Tycho Brahe was an influential astronomer, but did you know he was also a crazy partier who lost his nose in a duel?
Born in Denmark in 1546, Brahe was raised by his wealthy uncle, and attended universities in Copenhagen and Leipzig.
In 1566, 20-year-old Brahe fought a fellow student in a duel over who was the better mathematician. As a result, he lost a large chunk of his nose. For the rest of his life, he donned a metal prosthetic to cover the disfigurement.
However, this accident wasn’t the strangest event of his life. Once Mr. Brahe went to a banquet. There famous astronomer had drunk excessively, but refused to leave to use the bathroom. It is thought that this caused his bladder to burst and led to his subsequent death. It happened in 1601 at the age of 54.
However, scientists who opened Brahe’s grave in 1901 to mark the 300th anniversary of his death claimed to find mercury in his remains, fueling rumors that the astronomer was poisoned. Some even accused a jealous Johannes Kepler of the crime.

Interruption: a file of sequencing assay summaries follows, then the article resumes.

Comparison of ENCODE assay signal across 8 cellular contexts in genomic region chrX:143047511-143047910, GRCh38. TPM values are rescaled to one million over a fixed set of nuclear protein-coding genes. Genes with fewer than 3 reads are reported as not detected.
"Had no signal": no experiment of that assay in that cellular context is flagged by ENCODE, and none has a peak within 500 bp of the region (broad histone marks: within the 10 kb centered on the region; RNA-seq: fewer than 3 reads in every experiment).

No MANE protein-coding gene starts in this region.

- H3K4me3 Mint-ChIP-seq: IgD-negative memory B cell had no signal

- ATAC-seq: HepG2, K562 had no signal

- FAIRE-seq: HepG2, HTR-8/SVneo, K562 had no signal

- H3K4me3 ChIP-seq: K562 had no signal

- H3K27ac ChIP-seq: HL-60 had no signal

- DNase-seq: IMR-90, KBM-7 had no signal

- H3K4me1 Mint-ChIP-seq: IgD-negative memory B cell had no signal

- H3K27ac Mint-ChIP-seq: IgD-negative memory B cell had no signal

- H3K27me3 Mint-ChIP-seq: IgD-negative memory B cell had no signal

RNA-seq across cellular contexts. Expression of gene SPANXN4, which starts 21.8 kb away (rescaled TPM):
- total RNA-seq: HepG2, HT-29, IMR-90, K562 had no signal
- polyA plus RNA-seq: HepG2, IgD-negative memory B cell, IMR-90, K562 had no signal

Brahe’s body was exhumed again in 2010. Tests on his bones and beard hairs showed that mercury concentrations in his body were not high enough to have killed him. Researchers also found that greenish stains around the nasal areas of Brahe’s corpse contained traces of copper and zinc, indicating that his fake nose was made of brass and not silver or gold, as many had believed.
Despite his colorful life and death, Brahe contributed a great deal to the field of astronomy. At the time, astronomers held to the idea that the heavens were composed of separate individual spheres, with everything revolving around the Earth.